Recurrent prostate cancer is a return of cancer that was thought to be cured or inactive (in remission). The prostate gland is a small walnut-shaped organ that lies just below a man's bladder.
Prostate cancer may return in or around the prostate. Or it may return in another part of the body, such as the bones.
If recurrent prostate cancer returns in or around the prostate, it can be diagnosed through a series of tests. These tests include a digital rectal examination (DRE), prostate-specific antigen (PSA) test, and transrectal ultrasound (TRUS)-guided biopsy.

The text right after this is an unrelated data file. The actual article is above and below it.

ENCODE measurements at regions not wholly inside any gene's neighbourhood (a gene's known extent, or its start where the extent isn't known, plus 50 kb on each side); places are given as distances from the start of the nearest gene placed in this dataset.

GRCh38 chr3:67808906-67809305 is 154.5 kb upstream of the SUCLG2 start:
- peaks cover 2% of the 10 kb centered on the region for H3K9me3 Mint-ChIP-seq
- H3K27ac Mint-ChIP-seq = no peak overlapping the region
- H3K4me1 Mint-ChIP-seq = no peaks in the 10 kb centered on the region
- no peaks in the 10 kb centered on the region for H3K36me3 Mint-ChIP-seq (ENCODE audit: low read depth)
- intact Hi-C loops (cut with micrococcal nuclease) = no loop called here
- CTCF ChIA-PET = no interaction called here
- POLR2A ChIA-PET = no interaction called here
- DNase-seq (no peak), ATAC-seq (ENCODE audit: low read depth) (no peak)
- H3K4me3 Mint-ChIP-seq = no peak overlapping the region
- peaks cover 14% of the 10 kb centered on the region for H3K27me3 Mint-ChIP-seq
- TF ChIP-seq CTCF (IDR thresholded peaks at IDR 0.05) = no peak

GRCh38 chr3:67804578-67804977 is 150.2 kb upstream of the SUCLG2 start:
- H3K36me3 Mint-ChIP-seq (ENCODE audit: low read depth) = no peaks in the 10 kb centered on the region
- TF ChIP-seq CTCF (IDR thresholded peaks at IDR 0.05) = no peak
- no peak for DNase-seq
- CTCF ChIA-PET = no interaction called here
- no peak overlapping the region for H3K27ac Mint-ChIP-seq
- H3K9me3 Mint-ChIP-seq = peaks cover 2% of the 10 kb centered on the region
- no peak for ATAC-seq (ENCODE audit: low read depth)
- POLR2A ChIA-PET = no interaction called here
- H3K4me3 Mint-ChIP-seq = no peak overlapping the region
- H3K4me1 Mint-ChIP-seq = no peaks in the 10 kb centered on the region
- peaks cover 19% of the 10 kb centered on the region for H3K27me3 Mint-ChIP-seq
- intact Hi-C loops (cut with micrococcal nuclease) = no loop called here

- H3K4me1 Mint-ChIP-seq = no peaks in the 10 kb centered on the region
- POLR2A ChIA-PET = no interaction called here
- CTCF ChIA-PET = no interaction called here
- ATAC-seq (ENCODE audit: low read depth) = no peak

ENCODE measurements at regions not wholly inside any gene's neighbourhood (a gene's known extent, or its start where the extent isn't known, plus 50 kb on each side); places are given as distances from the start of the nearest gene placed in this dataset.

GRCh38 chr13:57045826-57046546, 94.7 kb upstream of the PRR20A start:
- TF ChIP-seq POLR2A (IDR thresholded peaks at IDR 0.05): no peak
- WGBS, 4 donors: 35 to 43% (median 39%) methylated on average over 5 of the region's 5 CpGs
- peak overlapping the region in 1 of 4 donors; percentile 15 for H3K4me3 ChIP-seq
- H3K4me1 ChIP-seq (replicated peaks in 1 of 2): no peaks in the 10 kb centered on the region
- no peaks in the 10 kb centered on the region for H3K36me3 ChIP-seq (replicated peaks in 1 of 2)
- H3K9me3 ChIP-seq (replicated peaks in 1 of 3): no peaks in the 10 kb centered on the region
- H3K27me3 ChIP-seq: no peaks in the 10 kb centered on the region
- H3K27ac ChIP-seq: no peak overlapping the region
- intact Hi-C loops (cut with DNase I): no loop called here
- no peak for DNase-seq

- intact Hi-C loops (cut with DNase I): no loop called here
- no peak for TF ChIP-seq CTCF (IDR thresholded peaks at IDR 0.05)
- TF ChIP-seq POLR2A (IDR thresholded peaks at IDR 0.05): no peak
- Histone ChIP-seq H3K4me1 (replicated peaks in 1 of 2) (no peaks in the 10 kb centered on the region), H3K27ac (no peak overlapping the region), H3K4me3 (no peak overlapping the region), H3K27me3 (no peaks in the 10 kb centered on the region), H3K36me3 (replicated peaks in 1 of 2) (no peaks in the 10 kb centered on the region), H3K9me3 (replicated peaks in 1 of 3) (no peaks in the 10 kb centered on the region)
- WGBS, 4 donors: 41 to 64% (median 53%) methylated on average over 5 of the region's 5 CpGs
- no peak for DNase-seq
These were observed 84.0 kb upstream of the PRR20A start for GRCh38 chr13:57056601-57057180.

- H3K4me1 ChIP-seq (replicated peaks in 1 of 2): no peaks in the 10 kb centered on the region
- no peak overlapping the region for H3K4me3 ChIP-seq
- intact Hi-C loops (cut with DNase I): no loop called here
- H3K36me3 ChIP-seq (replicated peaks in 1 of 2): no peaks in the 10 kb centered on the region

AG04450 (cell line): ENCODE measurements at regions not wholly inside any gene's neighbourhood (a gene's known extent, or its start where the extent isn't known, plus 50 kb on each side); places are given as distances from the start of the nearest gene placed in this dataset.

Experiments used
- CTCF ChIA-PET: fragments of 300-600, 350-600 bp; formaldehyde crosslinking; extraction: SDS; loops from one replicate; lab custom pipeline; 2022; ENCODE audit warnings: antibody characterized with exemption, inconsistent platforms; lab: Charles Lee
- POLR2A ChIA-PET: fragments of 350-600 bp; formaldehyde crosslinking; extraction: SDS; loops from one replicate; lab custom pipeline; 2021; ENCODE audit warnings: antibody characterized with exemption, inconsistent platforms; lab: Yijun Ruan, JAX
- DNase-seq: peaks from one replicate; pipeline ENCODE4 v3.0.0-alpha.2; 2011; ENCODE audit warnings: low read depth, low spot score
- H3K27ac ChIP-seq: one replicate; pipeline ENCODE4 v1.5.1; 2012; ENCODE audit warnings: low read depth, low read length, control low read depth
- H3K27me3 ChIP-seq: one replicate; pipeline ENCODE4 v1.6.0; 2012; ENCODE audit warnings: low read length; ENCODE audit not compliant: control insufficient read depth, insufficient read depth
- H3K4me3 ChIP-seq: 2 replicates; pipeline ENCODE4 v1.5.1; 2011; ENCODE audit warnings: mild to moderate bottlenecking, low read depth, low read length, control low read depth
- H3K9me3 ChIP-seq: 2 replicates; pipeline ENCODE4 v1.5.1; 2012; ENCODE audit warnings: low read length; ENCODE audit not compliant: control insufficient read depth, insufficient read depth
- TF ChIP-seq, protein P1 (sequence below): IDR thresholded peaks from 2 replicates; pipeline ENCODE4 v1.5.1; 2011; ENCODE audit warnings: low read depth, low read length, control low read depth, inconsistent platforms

Recurrent prostate cancer may be treated with radiation therapy, prostatectomy, or hormone therapy. Additional treatment will depend on previous treatment, location of the cancer, and other health problems the man may have. In some cases, taking part in a clinical trial of a new treatment may be an option.
Medical Review:Adam Husney MD - Family Medicine & E. Gregory Thompson MD - Internal Medicine & Brian D. O'Brien MD - Internal Medicine & Kathleen Romito MD - Family Medicine & Christopher G. Wood MD, FACS - Urology, Oncology